Although you do not need anyone's permission to speak with the prior doctor, the prior doctor ABSOLUTELY needs permission to speak to you. Again, they need a release. If someone calls you from another hospital asking for information about a patient, your answer should be "no comment".
 
OP
H

hamstergang

may or may not contain hamsters
7+ Year Member
May 6, 2012
1,903
1,812
NJ
Status
Attending Physician
Although you do not need anyone's permission to speak with the prior doctor, the prior doctor ABSOLUTELY needs permission to speak to you. Again, they need a release. If someone calls you from another hospital asking for information about a patient, your answer should be "no comment".
I'm a little torn here because I always hear people say this, but when I try to look it up I only see the opposite:
"The HIPAA Privacy Rule permits a health care provider to disclose protected health information about an individual, without the individual’s authorization, to another health care provider for that provider’s treatment of the individual."
http://www.hhs.gov/ocr/privacy/hipaa/faq/disclosures/271.html

Am I misinterpreting something?
 
  • Like
Reactions: Crayola227

Raryn

Infernal Internist / Enigmatic Endocrinologist
10+ Year Member
Apr 25, 2008
7,705
6,624
Status
Attending Physician
Although you do not need anyone's permission to speak with the prior doctor, the prior doctor ABSOLUTELY needs permission to speak to you. Again, they need a release. If someone calls you from another hospital asking for information about a patient, your answer should be "no comment".
If that provider has reason to believe you are involved in the continued care of the patient, no formal consent is needed. The only reason hospitals request signed forms is a CYA mechanism in case someone is attempting to fraudulently obtain information and the patient later tries to sue or report them to the government. It's not actually a legal requirement, just one that theoretically provides them some measure of protection.

As for using your access for another system, I personally know dozens if not hundreds of people with access to multiple systems who do this frequently, even copy/pasting results from one chart to another, with no one ever blinking an eye at it. That includes residents working directly under privacy officers or chiefs of medicine or whatnot. Including myself last week under the associate chief of medicine at our local VA. I'd say it's a lot grayer of an area than you think, given that in that case you're 100% certain that the provider accessing the records (...you) is involved in the continuing care of that patient.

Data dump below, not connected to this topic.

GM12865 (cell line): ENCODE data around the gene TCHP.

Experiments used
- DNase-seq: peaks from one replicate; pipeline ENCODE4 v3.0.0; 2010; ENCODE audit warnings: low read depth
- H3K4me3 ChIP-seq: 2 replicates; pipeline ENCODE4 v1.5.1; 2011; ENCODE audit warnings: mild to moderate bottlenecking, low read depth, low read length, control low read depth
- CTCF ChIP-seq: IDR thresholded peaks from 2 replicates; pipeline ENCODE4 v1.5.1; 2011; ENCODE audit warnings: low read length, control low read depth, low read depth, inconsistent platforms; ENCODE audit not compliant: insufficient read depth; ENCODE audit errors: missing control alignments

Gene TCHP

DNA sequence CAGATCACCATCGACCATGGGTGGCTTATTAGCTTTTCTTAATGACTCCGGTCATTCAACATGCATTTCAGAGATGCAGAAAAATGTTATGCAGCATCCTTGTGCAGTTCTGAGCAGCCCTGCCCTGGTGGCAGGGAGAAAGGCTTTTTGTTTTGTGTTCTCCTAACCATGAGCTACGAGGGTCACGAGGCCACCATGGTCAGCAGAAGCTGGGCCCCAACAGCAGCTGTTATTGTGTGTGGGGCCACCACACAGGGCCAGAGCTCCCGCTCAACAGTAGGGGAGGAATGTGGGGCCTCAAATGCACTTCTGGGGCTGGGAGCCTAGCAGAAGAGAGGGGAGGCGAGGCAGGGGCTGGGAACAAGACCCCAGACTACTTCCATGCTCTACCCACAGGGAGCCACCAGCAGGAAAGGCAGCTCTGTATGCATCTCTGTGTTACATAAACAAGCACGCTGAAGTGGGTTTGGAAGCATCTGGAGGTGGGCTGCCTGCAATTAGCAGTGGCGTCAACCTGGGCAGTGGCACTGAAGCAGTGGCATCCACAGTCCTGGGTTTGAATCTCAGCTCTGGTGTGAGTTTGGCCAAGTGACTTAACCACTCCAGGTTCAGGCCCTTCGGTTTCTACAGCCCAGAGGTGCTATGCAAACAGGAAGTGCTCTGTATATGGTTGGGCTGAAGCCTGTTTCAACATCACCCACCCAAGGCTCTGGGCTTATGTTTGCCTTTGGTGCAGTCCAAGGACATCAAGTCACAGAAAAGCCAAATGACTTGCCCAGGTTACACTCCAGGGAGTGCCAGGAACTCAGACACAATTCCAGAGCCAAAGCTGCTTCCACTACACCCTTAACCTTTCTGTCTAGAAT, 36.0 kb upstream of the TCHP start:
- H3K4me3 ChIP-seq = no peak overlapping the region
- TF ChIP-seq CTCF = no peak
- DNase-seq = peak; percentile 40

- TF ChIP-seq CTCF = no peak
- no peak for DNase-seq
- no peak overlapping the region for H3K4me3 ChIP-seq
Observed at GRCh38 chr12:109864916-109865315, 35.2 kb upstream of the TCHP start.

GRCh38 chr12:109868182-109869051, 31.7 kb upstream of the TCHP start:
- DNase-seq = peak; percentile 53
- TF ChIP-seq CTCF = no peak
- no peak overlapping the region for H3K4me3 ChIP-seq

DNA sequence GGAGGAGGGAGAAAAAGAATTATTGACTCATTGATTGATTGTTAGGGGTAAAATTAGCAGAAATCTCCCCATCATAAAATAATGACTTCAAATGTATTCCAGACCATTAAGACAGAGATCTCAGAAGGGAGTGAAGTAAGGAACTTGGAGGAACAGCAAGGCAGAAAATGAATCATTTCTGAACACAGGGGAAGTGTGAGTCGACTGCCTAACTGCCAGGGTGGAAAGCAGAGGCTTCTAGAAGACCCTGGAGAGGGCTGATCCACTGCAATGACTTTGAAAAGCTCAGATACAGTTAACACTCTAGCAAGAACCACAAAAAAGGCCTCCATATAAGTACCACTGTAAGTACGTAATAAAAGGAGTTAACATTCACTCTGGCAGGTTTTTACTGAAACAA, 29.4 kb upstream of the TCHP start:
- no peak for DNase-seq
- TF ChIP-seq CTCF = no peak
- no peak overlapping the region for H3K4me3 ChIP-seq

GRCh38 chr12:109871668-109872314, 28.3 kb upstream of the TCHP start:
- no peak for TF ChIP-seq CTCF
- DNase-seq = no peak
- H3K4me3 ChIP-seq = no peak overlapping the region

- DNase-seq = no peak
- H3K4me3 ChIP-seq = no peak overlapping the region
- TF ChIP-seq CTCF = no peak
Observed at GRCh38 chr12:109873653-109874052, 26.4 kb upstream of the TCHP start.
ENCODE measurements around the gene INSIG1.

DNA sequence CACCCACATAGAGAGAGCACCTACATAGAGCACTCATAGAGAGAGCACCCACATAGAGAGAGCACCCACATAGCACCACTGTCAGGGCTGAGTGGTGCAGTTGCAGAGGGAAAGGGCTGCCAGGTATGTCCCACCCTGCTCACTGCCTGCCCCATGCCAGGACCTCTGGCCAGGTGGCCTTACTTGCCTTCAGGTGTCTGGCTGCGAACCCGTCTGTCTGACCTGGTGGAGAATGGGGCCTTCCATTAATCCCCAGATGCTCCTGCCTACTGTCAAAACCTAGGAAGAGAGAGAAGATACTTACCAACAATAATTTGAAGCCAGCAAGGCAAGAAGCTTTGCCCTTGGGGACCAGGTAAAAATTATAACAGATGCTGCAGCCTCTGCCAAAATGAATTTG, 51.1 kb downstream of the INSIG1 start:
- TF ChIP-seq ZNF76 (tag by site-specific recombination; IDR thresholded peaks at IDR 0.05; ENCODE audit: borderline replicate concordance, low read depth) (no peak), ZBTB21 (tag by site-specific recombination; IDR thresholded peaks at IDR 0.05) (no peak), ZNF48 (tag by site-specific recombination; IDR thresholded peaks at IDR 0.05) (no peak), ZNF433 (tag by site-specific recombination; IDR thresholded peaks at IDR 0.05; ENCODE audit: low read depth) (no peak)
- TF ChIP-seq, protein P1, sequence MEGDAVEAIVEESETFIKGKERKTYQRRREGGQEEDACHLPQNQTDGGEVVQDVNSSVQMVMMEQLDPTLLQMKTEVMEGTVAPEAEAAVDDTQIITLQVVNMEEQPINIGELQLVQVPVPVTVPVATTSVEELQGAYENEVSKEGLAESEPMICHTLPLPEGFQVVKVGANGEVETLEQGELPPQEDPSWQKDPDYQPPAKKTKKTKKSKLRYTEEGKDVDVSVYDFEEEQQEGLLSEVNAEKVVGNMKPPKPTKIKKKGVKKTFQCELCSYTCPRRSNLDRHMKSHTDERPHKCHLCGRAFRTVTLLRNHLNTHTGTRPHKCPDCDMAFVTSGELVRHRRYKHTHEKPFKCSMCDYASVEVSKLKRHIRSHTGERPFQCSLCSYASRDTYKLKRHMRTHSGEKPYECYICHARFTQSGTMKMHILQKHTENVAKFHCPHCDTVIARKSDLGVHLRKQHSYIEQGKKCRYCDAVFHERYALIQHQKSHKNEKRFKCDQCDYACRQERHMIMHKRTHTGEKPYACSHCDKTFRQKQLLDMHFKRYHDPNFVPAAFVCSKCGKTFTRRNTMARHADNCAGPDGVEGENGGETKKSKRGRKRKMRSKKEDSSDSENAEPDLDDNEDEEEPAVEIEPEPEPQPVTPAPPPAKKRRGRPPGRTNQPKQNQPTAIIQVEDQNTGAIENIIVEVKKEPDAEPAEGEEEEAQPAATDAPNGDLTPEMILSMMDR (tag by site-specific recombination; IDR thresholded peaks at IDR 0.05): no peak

Raryn

Infernal Internist / Enigmatic Endocrinologist
10+ Year Member
Apr 25, 2008
7,705
6,624
Status
Attending Physician
Oh, and even the VA in their privacy training which I have done every year for the last 5 years states, and I quote:

With a few exceptions, sharing individually identifiable information with a provider within or outside of the VHA system for the purposes of treatment (or payment for healthcare operations) does not require prior written authorization of the patient.

The exceptions, for which prior written authorization is required, include:

  • Exception 1 — Information related to VA treatment of Drug Abuse, Alcoholism, Sickle Cell Anemia and HIV (DASH) (by order of: 38 U.S.C. 7332) if communicated outside of VA facilities or to non–VA providers.
    • Exception 2 — Psychotherapy notes (even between VA facilities).